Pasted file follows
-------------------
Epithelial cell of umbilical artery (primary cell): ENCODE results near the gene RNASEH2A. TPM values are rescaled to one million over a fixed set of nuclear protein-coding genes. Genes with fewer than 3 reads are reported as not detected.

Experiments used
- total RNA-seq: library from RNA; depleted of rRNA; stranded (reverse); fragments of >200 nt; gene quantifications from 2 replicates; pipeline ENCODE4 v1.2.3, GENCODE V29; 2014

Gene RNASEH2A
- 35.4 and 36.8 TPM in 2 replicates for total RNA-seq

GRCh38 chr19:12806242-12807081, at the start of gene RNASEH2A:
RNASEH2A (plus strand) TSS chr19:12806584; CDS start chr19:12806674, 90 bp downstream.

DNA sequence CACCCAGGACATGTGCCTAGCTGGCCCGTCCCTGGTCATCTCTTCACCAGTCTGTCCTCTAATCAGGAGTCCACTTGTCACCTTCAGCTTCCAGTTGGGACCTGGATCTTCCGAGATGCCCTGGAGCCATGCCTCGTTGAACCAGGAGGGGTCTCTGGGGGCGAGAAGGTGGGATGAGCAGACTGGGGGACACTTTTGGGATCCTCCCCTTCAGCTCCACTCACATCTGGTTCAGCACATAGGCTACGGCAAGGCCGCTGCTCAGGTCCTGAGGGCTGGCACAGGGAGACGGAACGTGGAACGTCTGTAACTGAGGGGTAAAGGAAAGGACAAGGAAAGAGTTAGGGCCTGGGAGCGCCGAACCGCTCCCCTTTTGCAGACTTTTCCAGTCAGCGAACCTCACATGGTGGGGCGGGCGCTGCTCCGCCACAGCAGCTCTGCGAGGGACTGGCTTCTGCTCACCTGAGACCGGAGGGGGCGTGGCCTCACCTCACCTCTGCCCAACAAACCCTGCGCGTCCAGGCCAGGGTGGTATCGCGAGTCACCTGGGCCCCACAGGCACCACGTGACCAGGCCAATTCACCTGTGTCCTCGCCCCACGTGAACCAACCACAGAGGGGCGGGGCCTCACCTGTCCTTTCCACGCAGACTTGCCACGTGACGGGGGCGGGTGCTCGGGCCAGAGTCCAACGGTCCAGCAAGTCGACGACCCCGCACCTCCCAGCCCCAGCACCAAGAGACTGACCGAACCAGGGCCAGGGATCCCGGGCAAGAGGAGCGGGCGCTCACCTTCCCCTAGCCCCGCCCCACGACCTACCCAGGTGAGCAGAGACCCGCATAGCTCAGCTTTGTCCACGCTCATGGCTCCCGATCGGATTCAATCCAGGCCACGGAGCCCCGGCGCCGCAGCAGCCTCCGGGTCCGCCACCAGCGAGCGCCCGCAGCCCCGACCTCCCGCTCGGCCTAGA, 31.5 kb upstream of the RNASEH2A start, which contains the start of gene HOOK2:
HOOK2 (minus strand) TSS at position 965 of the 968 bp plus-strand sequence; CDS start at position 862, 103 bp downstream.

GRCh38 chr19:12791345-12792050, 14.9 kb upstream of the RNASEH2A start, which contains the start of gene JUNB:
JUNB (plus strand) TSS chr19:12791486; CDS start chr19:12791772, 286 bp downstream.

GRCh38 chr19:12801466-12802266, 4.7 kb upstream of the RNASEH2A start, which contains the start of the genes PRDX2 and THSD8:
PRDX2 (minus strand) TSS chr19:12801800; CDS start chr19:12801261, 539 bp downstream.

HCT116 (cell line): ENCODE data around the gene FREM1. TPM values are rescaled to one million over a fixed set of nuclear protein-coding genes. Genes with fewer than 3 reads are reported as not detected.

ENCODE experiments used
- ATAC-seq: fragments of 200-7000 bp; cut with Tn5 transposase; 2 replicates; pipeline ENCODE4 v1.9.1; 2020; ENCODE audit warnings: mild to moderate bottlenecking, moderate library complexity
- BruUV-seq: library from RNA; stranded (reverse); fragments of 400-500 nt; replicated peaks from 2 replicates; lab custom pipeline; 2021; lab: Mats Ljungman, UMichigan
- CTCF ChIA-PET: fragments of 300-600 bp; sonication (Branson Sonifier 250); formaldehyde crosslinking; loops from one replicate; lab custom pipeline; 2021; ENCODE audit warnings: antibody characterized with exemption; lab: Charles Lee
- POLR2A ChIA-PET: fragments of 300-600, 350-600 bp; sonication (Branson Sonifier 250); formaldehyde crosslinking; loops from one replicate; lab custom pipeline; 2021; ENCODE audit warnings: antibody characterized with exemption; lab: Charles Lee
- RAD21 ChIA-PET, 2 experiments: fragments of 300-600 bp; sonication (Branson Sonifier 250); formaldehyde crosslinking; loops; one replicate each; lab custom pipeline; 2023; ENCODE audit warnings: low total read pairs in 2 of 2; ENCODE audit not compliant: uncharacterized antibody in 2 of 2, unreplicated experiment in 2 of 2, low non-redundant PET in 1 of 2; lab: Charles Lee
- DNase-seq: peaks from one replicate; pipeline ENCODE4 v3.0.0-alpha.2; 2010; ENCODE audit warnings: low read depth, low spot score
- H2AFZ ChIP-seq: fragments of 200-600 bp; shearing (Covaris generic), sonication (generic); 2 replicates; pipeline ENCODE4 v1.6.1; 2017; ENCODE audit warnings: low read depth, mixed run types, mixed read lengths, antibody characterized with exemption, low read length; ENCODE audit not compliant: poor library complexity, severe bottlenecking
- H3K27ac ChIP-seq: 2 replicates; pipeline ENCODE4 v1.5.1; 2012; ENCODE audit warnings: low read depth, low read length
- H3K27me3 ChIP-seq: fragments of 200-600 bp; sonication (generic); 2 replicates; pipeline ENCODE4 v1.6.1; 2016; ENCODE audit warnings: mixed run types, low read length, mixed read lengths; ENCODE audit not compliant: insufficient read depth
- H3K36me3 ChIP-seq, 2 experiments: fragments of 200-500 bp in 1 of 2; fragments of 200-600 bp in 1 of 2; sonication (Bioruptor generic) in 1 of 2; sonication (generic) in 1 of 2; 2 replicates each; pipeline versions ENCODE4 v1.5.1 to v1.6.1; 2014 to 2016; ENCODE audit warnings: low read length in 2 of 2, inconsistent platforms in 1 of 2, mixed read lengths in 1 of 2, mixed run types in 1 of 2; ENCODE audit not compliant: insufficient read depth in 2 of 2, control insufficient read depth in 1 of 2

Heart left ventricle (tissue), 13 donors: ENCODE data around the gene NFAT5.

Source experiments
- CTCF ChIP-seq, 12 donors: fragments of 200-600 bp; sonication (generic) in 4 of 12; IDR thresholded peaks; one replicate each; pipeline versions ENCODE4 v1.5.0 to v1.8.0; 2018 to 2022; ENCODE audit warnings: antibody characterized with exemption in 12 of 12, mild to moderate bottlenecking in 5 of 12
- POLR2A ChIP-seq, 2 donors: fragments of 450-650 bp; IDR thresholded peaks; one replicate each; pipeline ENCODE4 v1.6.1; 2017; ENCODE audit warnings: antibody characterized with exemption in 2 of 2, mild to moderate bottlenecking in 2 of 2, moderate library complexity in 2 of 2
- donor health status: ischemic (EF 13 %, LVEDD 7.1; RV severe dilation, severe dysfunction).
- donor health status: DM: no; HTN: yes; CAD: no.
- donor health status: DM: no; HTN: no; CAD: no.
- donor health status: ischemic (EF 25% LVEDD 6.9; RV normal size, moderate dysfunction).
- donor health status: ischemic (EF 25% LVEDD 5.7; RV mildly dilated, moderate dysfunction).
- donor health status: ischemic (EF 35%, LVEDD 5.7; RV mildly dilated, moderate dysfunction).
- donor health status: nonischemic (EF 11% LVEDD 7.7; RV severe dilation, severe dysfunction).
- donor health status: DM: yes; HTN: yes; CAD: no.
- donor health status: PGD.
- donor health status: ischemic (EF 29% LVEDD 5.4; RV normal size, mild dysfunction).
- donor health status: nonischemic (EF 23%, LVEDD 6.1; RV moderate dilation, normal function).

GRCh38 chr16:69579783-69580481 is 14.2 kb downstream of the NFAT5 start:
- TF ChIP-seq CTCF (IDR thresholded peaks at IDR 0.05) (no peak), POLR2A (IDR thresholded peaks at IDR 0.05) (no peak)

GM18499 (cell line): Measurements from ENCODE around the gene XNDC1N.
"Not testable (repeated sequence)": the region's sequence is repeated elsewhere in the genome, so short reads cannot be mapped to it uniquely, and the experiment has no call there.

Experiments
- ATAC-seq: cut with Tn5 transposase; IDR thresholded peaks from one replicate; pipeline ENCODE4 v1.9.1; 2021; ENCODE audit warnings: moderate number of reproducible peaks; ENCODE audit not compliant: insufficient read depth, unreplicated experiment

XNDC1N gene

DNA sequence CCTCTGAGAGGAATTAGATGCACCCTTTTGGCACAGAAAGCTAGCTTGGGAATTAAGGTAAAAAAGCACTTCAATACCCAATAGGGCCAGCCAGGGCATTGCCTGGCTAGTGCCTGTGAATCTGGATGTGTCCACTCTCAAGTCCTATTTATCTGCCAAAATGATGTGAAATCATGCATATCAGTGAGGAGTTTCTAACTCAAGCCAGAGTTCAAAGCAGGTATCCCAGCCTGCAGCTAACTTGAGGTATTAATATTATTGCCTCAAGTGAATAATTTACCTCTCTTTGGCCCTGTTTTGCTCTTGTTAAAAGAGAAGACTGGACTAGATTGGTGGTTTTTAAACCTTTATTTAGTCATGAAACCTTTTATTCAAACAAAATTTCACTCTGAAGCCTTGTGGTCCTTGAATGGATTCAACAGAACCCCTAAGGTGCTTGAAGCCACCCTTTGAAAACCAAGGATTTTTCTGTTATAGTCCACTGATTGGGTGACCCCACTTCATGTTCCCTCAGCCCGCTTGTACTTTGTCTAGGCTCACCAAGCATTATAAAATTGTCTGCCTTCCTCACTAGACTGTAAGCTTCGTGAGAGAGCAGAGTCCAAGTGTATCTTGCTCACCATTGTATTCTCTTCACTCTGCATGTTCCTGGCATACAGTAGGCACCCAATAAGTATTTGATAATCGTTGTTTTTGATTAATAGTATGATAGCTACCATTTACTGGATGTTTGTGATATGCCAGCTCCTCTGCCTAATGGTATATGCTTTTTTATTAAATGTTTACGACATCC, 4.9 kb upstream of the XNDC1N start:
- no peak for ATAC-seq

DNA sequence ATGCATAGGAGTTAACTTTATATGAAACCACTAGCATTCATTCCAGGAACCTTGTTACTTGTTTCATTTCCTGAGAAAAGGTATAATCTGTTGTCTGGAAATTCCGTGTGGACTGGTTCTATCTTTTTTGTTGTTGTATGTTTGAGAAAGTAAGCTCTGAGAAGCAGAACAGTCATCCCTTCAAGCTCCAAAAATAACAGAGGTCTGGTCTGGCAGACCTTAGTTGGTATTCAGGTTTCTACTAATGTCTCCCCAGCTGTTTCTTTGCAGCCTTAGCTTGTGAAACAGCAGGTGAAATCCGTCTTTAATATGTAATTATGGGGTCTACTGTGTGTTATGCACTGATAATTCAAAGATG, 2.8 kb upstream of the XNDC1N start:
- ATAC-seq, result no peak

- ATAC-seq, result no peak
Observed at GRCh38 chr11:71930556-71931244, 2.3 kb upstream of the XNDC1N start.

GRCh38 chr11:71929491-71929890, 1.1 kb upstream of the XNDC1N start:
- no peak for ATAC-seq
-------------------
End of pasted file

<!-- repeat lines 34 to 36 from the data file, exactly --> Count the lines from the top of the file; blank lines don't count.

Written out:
- donor health status: ischemic (EF 25% LVEDD 5.7; RV mildly dilated, moderate dysfunction).
- donor health status: ischemic (EF 35%, LVEDD 5.7; RV mildly dilated, moderate dysfunction).
- donor health status: nonischemic (EF 11% LVEDD 7.7; RV severe dilation, severe dysfunction).